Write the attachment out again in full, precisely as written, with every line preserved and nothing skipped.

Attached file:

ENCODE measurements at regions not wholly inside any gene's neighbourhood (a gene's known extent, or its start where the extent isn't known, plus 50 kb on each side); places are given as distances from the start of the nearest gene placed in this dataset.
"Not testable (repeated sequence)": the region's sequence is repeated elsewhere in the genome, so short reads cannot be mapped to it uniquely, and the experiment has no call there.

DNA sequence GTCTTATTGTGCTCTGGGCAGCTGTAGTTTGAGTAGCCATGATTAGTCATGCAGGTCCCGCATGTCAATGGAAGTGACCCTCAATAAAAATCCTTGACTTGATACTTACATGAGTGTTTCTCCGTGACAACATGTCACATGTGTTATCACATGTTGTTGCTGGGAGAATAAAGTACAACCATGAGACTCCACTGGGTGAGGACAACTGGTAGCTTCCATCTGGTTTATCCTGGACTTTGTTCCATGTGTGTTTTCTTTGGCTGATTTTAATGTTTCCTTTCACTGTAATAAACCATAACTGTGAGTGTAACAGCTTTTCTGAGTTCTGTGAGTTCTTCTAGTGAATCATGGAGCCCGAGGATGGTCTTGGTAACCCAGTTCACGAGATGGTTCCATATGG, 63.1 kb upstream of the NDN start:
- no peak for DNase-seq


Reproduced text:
ENCODE measurements at regions not wholly inside any gene's neighbourhood (a gene's known extent, or its start where the extent isn't known, plus 50 kb on each side); places are given as distances from the start of the nearest gene placed in this dataset.
"Not testable (repeated sequence)": the region's sequence is repeated elsewhere in the genome, so short reads cannot be mapped to it uniquely, and the experiment has no call there.

DNA sequence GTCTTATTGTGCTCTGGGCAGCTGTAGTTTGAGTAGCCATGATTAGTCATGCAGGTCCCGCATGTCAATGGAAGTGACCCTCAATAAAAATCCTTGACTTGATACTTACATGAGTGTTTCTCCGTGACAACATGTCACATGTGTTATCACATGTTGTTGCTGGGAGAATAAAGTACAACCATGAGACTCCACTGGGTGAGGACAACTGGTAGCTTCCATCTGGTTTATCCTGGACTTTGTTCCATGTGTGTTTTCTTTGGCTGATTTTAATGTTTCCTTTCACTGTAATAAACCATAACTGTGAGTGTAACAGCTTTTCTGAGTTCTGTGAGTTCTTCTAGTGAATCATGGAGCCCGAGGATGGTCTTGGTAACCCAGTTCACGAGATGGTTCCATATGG, 63.1 kb upstream of the NDN start:
- no peak for DNase-seq